Travel and Athletic Performance

As the start of the Tokyo 2020 Olympics fast approaches and support staff, athletes and horses arrive in Tokyo, this Equestrian Sport Science blog will explore the potential negative impacts of international travel for athletes and what techniques athletes use to combat them.

The main factor associated with international travel and something many are familiar with is jet lag. Jet lag is defined by the World Health Organisation as ‘a disorder of the sleep-wake cycle’. A word used a lot and associated with jet lag is circadian rhythm. Circadian rhythm is a range of biological processes governed on a 24-hour light-dark cycle (Leatherwood and Dragoo, 2012). In more simplistic terms, it is a range of mechanisms such as core temperature or the sleep-wake cycle that fluctuate naturally throughout the day. For example, you start to feel sleepy in the evening when the light starts to fade.


Jet lag only occurs during transmeridian travel (when you fly around the world). You will not feel symptoms of jet lag when travelling longitudinally either south to north or north to south.


Jet-lag has shown to have a negative impact on physical performance markers such as leg strength, back strength and aerobic performance; all have been shown to decline if an athlete has a disrupted circadian rhythm as a result of travel (Leatherwood and Dragoo, 2012). Additionally, mental aspects such as reaction time, attention span and feelings of fatigue are common in athletes suffering from jet-lag (Leatherwood and Dragoo, 2012). These factors, either in isolation or cumulatively, could lead to a performance detriment that may be the difference between a podium place and finishing in the middle of the competition field. After four years of preparation (or five in this year's case) athletes competing at the Tokyo Olympics will be aiming to avoid such impacts.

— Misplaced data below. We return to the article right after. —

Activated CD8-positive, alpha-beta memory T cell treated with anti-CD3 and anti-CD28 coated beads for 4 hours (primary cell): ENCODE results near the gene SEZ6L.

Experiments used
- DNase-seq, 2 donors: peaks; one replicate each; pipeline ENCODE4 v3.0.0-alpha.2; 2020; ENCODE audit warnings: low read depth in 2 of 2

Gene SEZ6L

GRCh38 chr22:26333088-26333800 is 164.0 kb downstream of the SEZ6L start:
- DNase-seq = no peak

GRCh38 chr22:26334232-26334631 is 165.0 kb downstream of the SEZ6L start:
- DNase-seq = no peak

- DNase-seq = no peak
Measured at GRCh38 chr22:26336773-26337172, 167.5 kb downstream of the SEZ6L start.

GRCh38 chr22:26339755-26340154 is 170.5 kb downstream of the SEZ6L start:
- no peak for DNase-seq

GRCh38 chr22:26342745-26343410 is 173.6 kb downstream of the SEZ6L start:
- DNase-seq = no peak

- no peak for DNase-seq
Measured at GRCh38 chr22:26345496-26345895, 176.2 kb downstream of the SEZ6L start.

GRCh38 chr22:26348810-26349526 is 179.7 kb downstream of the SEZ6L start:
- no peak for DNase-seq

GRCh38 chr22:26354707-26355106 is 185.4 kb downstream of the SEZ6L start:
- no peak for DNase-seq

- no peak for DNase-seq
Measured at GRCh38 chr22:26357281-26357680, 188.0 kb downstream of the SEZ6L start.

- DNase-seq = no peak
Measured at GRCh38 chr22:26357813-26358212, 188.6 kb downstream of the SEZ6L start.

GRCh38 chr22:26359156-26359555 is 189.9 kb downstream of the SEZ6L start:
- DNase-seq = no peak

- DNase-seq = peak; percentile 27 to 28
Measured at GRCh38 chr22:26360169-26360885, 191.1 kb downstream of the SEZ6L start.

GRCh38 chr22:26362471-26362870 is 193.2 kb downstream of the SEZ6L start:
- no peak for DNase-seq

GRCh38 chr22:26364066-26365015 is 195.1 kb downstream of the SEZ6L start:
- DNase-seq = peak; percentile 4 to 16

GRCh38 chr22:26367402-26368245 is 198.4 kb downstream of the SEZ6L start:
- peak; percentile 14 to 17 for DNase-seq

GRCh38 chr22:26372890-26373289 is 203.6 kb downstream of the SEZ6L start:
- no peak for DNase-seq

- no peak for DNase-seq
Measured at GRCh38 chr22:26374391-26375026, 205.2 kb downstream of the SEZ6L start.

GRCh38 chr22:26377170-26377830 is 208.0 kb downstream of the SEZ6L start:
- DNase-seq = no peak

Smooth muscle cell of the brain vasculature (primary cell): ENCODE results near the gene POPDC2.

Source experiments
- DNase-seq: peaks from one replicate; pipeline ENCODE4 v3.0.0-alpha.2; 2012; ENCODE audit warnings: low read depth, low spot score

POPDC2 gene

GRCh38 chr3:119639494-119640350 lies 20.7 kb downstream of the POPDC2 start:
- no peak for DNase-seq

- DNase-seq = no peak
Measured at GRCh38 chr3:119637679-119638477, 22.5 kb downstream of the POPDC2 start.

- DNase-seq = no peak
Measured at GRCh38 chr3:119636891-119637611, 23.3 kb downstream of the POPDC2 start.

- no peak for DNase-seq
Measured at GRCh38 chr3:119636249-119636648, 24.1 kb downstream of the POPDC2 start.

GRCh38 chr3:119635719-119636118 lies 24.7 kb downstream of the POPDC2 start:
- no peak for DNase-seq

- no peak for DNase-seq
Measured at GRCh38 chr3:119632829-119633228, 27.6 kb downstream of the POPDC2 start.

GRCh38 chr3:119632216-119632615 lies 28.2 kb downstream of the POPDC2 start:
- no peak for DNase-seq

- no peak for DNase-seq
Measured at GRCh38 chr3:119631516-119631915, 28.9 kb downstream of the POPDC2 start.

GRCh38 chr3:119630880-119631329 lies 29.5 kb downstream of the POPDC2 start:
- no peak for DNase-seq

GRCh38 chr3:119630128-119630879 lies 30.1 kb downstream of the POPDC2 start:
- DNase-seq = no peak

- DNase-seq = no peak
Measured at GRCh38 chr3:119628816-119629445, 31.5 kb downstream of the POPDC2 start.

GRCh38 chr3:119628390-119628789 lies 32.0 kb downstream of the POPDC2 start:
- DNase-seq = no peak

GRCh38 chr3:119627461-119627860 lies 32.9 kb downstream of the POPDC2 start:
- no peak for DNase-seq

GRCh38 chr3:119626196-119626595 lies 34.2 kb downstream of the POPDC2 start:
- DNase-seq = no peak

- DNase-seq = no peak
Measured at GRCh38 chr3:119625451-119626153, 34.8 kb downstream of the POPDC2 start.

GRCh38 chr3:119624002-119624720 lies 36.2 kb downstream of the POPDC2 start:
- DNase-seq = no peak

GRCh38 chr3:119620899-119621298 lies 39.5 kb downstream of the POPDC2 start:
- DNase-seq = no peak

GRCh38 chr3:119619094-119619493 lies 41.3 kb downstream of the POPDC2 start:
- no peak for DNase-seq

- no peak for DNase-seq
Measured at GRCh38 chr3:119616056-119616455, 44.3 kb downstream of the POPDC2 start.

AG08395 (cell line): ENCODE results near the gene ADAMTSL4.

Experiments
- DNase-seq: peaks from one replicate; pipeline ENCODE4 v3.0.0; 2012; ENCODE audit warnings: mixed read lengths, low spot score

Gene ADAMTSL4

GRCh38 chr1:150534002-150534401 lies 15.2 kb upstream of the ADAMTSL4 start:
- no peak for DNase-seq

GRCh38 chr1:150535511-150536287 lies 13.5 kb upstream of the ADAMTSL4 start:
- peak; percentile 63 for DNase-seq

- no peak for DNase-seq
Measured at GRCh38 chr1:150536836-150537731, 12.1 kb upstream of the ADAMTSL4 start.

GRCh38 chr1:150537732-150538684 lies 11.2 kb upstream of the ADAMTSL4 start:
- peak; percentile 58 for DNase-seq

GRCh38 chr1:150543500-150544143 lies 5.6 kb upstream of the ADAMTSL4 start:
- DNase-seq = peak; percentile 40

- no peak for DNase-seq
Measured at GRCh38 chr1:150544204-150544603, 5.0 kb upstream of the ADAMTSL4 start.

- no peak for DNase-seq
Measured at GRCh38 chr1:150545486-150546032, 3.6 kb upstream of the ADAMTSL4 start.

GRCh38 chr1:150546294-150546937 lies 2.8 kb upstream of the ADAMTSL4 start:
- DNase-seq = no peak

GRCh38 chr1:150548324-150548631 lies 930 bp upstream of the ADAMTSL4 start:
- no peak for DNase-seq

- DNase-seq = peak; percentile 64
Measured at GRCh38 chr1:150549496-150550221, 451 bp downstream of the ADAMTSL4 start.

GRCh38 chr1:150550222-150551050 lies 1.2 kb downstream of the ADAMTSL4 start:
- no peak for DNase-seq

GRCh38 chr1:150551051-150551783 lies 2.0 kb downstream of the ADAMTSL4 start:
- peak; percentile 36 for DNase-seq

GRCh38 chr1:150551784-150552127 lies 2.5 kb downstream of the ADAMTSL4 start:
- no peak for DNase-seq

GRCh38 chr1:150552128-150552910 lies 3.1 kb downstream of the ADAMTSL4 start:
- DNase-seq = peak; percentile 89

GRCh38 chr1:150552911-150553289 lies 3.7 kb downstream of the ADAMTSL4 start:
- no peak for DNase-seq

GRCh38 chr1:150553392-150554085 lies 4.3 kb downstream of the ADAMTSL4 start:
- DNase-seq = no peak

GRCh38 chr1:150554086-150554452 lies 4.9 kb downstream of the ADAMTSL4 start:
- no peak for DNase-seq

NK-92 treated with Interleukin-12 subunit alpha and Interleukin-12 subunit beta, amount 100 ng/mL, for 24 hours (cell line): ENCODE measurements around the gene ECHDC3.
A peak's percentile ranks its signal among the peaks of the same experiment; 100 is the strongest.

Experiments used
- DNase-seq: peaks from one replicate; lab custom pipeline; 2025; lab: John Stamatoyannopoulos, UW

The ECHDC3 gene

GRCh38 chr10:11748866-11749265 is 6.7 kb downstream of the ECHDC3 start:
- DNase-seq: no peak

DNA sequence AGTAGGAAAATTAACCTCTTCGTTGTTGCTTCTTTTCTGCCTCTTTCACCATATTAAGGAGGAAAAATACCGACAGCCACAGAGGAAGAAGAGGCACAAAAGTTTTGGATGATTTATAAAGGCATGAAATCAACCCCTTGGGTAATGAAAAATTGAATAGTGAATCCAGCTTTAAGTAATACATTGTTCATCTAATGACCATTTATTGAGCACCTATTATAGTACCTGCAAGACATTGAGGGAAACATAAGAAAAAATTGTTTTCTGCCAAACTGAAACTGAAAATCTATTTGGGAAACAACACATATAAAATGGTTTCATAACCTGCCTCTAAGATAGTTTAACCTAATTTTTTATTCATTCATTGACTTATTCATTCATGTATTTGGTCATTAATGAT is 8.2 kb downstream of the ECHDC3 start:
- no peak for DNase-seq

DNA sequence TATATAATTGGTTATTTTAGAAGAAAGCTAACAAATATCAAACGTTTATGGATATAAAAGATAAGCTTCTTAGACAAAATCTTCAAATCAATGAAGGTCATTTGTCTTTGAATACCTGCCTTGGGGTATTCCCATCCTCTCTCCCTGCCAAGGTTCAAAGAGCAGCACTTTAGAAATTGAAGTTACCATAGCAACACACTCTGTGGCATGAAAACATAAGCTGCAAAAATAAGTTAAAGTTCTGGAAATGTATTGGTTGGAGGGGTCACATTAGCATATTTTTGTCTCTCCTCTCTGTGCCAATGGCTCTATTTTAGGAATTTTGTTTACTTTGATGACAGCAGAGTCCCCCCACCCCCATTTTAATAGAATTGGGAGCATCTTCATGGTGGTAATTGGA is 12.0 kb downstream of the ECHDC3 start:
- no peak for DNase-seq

These factors, either in isolation or cumulatively, could lead to a performance detriment that may be the difference between a podium place and finishing in the middle of the competition field. After four years of preparation (or five in this year's case) athletes competing at the Tokyo Olympics will be aiming to avoid such impacts.

But should you try to adjust to your new time zone? For short trips (1-2 days) trying to stay in your home time zone is best, although this is not always practical if you are having to adhere to a competition schedule. Naps and consuming caffeine can be used to increase alertness in these situations and counter the impact of jet lag on athletic performance.


If the trip duration is longer, like the Olympics, then there are things that athletes will do either pre-or post-arrival to their new location in order to reduce the impact of jet lag. Head over to the Equestrian Sport Science Instagram to see in full the methods athletes can use to combat jet lag and optimise athletic performance.


References

Leatherwood, W.E. and Dragoo, J.L. (2012) Effect of airline travel on performance: a review of literature, British Journal of Sports Medicine, 47, pp.561-567.


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